Milan Brglez will commit himself to human rights

Milan Brglez, 51, was elected MEP with preferential votes despite having just recently joined the SD after defecting from the Modern Centre Party (SMC) of former PM Miro Cerar, which he helped found just before it won the 2014 general election. It was then that Brglez, who has a PhD in international relations, entered politics, before which he was known mainly in academic circles. He was elected MP in 2014 and became parliamentary speaker, a post he held until 2018. During this stint, parliament stripped opposition SDS MP Janez Janša of his term as MP as he was serving time in the corruption Patria defence case, in what was perceived as a rather controversial move. As an expert on foreign relations, Brglez was also a member of the advisory group involved in the preparation of Slovenia's case for the tribunal arbitrating on the border with Croatia. In 2018, he was re-elected to the National Assembly on the SMC ticket, but defected soon over a dispute about the new parliamentary speaker with SMC leader Cerar during the talks on the coalition formation. He is a father of two children.

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STA, 27 May 2019 - Milan Brglez, an international law professor who was elected one of two MEPs for the Social Democrats (SD) on Sunday, says he will dedicate his term to things he knows best, that is issues linked to international relations, international law and human rights, including social rights.

"This is such a surprise that I haven't given it much thought yet," Brglez, who made it to the European Parliament as No 4 SD candidate owing to preference vote, told the STA when asked about his future work.

However, Brglez, who served as the National Assembly speaker in the previous term, said that value added he would bring to the EU parliament was his "commitment to human rights and the rule of law", two topics that he believes are underrated and neglected in the EU.

Having defected to the Social Democrats from the Modern Centre Party (SMC) after the 2018 general election, Brglez says that in the European Parliament he will work toward a clearer social democratic profile, and will also dedicate his time to social rights, where he believes Europe should do much more.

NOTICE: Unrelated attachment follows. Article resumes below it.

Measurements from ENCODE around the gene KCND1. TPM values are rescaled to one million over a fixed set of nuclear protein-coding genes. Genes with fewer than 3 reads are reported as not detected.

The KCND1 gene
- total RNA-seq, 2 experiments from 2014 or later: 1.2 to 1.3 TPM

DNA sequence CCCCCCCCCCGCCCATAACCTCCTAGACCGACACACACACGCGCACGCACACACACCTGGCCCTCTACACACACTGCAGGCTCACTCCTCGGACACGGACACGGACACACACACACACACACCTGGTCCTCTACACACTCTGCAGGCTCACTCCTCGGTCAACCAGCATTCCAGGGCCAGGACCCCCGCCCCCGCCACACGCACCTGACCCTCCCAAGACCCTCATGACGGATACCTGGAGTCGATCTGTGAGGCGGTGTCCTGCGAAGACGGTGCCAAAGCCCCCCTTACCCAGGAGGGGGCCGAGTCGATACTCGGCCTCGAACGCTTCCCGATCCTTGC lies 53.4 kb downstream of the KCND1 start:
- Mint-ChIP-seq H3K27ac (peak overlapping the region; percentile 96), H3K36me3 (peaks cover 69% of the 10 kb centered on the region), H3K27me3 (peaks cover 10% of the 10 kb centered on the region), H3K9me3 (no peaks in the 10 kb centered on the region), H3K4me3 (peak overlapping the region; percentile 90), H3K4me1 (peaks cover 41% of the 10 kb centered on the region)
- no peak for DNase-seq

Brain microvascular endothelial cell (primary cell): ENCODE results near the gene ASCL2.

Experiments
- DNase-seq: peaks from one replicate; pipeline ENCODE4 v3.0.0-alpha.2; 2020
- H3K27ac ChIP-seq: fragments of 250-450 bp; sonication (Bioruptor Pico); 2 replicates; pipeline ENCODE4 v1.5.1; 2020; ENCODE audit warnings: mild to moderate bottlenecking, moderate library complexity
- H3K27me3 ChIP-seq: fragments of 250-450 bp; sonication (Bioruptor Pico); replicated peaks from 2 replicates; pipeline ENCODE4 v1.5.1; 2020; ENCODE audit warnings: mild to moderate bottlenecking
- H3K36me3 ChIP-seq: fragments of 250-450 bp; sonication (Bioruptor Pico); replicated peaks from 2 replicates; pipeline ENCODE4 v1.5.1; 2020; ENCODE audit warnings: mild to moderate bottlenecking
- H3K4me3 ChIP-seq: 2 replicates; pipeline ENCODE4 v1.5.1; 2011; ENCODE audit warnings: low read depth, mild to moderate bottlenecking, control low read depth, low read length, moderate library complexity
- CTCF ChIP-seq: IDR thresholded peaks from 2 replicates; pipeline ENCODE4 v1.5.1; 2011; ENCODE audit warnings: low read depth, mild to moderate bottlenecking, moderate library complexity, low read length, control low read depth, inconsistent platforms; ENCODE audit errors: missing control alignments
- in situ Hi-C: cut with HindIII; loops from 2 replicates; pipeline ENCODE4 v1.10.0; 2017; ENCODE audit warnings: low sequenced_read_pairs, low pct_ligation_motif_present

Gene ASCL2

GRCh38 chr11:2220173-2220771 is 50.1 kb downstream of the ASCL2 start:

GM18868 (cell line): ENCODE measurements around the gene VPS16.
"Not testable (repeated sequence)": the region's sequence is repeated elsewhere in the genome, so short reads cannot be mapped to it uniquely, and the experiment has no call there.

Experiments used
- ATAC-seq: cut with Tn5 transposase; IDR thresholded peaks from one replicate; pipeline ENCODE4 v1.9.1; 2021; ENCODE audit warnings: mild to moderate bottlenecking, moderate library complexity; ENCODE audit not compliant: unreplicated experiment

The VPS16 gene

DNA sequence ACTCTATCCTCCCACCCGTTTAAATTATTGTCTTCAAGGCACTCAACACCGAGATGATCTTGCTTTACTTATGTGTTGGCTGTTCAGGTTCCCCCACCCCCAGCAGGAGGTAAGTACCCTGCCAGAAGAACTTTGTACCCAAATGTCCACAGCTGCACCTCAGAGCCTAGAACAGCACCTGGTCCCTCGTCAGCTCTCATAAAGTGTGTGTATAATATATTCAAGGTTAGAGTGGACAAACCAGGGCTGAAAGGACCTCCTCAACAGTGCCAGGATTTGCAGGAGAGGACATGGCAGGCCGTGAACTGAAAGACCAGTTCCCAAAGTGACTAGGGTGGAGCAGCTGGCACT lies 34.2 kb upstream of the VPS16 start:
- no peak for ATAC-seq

He would like for "certain minimum standards to be adopted in the future so we don't compete for money when it comes to social security". However, a more detailed distribution of tasks will also depend on distribution of European Parliament seats between groups, he noted.

Brglez, who currently serves as deputy in the National Assembly, plans to first complete the work he has started in the Slovenian parliament before devoting his time fully to how he operates within the European Parliament. "Some expertise from this field will certainly help," he added.

Brglez is happy to have won his term with a preference vote. "I gather these are the votes of those new voters who supported social democracy and this was the basic goal that was behind our joint decision for me to stand," said Brglez.

As a result of his election to the European Parliament, the SMC will gain back Brglez's seat in the national legislature, considering that Brglez was elected on the SMC ticket before defecting to the SD last summer.

"That's the logic of parliamentarism, which I believe is right in principle, but as far as the SMC and I are concerned this part of the story is now over," said the 51-year old.

All the articles in this series are here

27 May 2019, 16:30 PM

Klemen Grošelj will work for solidarity and security

Klemen Grošelj, 43, holds a PhD in defence studies from the Ljubljana Faculty of Social Studies. He entered politics last year when he was appointed a state secretary at the Defence Ministry after the general election, and has since authored a new resolution on the national security strategy designed to beef up the national security system at a time of changing global security threats. Elected as the second-placed on Prime Minister Marjan Šarec's LMŠ, Grošelj said during the campaign that EU members should reach agreement on its new strategic areas to be added to the existing ones. He has also said in a recent interview: "I believe in a EU which will have common policies and where the European identity and national identities do not exclude each other." Before turning to politics, Grošelj was best known for his analysis of global geostrategic developments.

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STA, 27 May 2019 - State secretary at the Defence Ministry Klemen Grošelj (LMŠ/ALDE), who has been elected to the European Parliament for the first time, has told the STA that as an MEP he would strive for solidarity and security, as highlighted in his campaign.

"I believe that the EU must remain a place of security where internal cohesion and solidarity among EU member states and citizens will be built," Grošelj said after the partial official results were released.

Asked about his future MEP career, the newly-elected Grošelj did not elaborate further, saying he had not considered possible committee engagements yet.

The 43-year-old was pleased that voters had placed trust in him and the Marjan Šarec List (LMŠ). Prior to starting his MEP term, Grošelj said he would like to complete certain duties at the Defence Ministry.